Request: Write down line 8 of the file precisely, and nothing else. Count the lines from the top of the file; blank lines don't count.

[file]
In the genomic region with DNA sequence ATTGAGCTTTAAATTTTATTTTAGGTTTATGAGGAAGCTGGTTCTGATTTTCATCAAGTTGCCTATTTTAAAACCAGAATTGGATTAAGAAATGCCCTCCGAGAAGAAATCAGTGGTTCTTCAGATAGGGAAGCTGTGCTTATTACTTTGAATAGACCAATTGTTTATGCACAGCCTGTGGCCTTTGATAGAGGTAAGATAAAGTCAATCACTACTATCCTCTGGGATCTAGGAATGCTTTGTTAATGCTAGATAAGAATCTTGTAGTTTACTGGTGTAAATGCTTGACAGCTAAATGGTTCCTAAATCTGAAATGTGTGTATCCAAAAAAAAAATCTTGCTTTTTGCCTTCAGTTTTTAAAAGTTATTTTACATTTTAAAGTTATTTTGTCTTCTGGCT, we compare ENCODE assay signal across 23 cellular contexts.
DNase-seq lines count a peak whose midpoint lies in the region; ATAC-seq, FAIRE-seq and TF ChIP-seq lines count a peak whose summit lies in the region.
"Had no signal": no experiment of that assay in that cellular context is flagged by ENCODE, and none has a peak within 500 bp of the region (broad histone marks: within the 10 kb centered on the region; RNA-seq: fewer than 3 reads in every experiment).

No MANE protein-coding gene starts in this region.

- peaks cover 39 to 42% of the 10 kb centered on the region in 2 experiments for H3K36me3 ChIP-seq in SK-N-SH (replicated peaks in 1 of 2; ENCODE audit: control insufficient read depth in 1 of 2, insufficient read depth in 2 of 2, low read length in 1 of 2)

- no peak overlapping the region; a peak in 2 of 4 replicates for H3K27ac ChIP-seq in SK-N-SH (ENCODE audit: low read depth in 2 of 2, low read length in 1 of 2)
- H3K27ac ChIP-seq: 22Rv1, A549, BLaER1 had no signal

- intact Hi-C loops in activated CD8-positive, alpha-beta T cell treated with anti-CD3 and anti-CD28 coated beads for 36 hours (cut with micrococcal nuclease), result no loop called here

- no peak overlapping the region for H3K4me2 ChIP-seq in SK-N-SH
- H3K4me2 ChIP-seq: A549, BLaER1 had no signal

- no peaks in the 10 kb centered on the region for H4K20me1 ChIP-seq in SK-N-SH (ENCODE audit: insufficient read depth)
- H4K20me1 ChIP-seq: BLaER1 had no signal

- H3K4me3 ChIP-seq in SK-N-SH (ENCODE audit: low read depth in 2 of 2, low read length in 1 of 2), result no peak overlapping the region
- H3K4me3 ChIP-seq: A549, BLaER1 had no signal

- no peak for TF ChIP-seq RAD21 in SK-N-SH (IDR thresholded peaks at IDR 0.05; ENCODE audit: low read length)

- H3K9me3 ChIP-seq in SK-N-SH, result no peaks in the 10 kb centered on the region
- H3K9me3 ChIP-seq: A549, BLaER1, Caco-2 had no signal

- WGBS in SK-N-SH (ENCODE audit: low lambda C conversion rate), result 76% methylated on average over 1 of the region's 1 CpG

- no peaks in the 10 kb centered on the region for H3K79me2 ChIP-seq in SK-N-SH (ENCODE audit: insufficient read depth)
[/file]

- intact Hi-C loops in activated CD8-positive, alpha-beta T cell treated with anti-CD3 and anti-CD28 coated beads for 36 hours (cut with micrococcal nuclease), result no loop called here